Airpocalypse in Chennai

Chennaiites may not care that New Delhi is the world’s most polluted city (WHO), but knowing a suburb in the city is not too far behind can give anyone pause. Ennore, 16 km north of Chennai, is bound the by Korttalaiyar River, Ennore Creek and the Bay of Bengal, and is fast rising up the ranks among the most polluted places around Chennai.

Shockingly, Ennore air quality is found to be far worse than the air quality in Manali, a petrochemical industrial zone that was notified as a critically polluted area. With concentration levels of PM2.5 ranging between 105.7 and 141.5 micrograms per cubic metre of air, Ennore is engulfed in a dust storm that could claim hundreds of lives if appropriate measures are not taken.

This data was brought to light by Chennai-based Coastal Resource Centre (CRC), an NGO working towards coastal environment protection. A report titled ‘Unfit to Breathe’, revealing air quality around the thermal power plant cluster in Ennore, was released on Monday.

As per the report, the air samples were taken from roof-tops of the houses in Kattukuppam, Mughathwara Kuppam, Athipattu and Ernavur villages all within 2-3 km radius of the nearest plant or ash ponds, using filters fitted to a low volume air sampler and analysed for PM2.5 and all heavy metals. An accredited laboratory in Oregon, USA, conducted the analysis and shared the results.

Public health expert Dr Rakhal Gaitonde said PM2.5 pollutants are minute carcinogenic particles, which penetrate the lungs, entering straight into the blood stream. The concentration of these particles is 1.7 to 2.3 times higher than the 24-hour standard of 60 ug/m3 prescribed by the Ministry of Environment, Forests & Climate Change.

Pointing at the root cause of the crisis, city-based activist Pooja Kumar, working with CRC, said though Ennore is a hydrologically sensitive area, the place has become a victim of rapid industrialisation and over-exploitation. Today, Ennore has become the ‘power capital’ of Chennai, hosting the North Chennai Power Cluster. The existing capacity of the four thermal power plants is 3,780 MW and there is a proposal to add another 3,320 MW by setting-up three new plants. The area also houses two ports. “All this has taken heavy toll on the entire ecosystem — air and water,” she said.

Said environmentalist Nityanand Jayaraman, “It’s not just PM2.5, but the levels of heavy metals like manganese, lead, arsenic and nickel are also at dangerous levels.” There are no standards in India for any of these heavy metals, except arsenic, in ambient air.  Speaking to CE, a TN Pollution Control Board official acknowledged that the air quality in Ennore is a matter of concern, but refused to draw parallels to the situation in New Delhi. “We conduct regular tests and monitor the situation. Also, the thermal plants are directed to adopt the best practices. Only recently, the Environment Ministry has notified revised norms of emission for coal-based thermal plants,” the official said, indicating the situation will improve in future.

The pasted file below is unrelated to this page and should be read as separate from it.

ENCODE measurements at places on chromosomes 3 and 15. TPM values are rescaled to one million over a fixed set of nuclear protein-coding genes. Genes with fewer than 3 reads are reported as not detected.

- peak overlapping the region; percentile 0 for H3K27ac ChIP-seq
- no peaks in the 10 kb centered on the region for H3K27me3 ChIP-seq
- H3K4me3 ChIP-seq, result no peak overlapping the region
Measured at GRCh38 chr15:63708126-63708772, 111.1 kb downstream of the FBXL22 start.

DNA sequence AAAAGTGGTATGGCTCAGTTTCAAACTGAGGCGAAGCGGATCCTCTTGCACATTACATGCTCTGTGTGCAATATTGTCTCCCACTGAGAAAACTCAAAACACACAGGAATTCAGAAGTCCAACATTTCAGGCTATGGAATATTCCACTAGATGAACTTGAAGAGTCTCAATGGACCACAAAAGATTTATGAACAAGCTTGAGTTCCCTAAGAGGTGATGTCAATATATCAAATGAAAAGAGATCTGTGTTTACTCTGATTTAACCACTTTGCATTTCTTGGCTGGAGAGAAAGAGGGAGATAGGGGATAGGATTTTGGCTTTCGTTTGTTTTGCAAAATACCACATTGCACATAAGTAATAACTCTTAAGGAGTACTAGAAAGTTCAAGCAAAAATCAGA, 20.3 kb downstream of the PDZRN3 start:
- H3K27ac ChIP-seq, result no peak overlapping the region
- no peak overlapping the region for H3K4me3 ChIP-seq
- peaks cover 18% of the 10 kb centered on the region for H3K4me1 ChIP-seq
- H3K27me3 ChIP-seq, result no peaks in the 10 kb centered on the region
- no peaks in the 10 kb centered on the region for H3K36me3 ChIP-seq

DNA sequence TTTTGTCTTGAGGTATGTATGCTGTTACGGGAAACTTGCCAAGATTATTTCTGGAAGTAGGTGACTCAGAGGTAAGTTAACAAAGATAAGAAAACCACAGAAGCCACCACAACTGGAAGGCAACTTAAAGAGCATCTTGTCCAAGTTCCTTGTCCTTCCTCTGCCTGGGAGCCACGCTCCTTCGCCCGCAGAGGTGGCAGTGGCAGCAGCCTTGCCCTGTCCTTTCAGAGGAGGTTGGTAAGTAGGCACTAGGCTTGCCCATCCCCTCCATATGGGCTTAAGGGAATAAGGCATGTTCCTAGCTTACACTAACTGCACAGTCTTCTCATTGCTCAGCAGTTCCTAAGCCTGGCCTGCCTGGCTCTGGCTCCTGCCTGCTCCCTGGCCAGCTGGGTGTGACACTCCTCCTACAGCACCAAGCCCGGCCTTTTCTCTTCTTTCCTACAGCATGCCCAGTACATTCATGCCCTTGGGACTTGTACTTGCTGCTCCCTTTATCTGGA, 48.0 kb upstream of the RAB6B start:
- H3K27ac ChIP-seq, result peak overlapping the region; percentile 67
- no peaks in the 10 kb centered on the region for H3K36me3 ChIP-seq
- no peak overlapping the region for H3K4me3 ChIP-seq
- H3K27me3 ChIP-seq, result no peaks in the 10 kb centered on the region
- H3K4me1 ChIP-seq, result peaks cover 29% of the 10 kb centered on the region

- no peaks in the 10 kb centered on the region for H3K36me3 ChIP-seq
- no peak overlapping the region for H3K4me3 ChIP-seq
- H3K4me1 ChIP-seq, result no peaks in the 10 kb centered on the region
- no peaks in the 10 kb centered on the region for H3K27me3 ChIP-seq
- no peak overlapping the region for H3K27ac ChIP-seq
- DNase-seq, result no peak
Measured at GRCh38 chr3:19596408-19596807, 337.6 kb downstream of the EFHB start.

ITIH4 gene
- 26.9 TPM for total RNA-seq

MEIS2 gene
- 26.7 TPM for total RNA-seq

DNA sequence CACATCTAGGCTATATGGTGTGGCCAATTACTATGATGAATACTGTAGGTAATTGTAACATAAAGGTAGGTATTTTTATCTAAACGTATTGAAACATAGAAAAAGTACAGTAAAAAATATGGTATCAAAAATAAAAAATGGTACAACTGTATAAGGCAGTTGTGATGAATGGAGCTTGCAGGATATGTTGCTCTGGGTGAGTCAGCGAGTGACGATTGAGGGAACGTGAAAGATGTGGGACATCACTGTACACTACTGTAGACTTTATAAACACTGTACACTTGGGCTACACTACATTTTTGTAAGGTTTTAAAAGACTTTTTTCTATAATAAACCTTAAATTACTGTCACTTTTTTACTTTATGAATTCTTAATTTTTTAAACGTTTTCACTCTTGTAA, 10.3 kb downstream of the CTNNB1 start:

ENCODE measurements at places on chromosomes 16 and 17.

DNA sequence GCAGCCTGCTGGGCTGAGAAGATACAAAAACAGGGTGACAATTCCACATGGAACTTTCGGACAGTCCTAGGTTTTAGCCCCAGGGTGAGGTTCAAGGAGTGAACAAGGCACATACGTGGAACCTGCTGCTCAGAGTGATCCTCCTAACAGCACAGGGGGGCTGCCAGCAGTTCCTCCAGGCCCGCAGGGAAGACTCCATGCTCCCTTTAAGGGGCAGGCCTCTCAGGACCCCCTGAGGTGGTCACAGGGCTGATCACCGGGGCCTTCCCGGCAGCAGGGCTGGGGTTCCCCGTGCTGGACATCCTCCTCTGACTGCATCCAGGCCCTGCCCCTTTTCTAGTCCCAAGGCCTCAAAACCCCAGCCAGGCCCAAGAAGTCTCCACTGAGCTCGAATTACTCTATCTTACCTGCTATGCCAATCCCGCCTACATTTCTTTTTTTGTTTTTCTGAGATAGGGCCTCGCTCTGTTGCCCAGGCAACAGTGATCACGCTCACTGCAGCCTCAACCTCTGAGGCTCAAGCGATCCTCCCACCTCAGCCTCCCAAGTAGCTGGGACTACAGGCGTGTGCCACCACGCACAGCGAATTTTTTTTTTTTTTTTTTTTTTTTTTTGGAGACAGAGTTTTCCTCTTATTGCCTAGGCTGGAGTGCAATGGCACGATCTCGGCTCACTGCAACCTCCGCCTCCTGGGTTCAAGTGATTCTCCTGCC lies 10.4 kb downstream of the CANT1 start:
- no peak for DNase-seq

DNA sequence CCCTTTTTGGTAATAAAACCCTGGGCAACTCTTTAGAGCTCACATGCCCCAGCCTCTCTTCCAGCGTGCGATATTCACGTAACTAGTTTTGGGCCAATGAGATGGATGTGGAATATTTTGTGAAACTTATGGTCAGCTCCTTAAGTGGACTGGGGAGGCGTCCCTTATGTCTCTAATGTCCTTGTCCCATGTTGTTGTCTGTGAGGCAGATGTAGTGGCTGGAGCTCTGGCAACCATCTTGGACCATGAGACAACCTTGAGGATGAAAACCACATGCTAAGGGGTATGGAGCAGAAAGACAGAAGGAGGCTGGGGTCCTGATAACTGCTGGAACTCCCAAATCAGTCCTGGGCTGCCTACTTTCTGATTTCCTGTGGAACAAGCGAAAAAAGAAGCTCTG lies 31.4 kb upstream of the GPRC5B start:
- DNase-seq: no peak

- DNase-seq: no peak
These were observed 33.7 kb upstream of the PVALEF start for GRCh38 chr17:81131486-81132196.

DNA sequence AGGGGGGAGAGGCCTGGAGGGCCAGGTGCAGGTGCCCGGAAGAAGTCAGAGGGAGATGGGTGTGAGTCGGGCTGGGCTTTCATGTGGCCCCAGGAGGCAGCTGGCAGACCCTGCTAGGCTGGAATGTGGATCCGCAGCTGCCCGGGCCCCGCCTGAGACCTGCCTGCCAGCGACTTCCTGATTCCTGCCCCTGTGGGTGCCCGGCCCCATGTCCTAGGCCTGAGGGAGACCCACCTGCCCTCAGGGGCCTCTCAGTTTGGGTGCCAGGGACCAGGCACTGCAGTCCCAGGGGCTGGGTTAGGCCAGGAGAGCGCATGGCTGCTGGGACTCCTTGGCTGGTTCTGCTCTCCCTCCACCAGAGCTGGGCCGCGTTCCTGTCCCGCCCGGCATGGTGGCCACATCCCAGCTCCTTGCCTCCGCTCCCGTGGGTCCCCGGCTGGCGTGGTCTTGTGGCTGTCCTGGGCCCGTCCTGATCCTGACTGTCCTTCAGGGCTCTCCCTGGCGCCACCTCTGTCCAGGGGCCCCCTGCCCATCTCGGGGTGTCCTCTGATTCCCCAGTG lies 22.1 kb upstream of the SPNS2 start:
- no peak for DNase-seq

Key findings of CRC report

  • Arsenic levels from Kattukuppam exceed the MoEF annual standard of 0.006 µg/m3 by 1.25 times. Arsenic cause cancer and skin sores
  • Manganese levels in all four samples were above the California Office of Environmental Health Hazard Assessment standards by 1.2 to 2.5 times. Manganese damages central nervous system
  • Lead levels in two samples exceed US EPA National Ambient Air Quality Standards for long-term exposure. Lead is a known neurotoxin
  • Nickel levels in one sample at Athipattu exceed the California standards by 1.2 times. Nickel affects the respiratory and immune systems

Ray of Hope

Under the revised norms, the new power plants (to be commissioned from January 1, 2017) will have to achieve ‘zero waste water discharge’ standard and keep strict tabs on emission of all pollutants. In case of PM10, the new plants will have to restrict the emission to 30 mg per cubic metre as compared to 100 mg per cubic metre in older plants. A statement from the ministry reads, “The new standards are aimed at reducing emission of PM10, Sulphur Dioxide, and Oxide of Nitrogen, which will in turn help in bringing about an improvement in the ambient air quality in and around thermal power plants.”

Fishermen want health survey

A six-village coalition to save the Ennore Creek has called for a moratorium on expansion of thermal power plants and other industries in the region, besides demanding a health survey. R L Srinivasan, president, Anaithu Ennore Minava Grama Kootamaipu, said the fishermen living in these villages need to visit the hospital once in 15 days due to various ailments – and the closest hospital is 10 km away. “Only a detailed health survey by the authorities will reveal the root cause of wide-spread diseases. Heath problems like asthma, decrements in lung function and chronic obstructive pulmonary disease are taking life out of these villages,” he rued. Both inland and marine fishing have been greatly affected by the reclamation and contamination of the creek, Buckingham Canal and the estuary. Fish resources have declined and the quality of catch is poor.

Originally published in The New Indian Express on the 12th of April 2016. Read the article here

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One thought on “Airpocalypse in Chennai

  1. Pingback: Airpocalypse in Chennai – The Coastal Resource Centre

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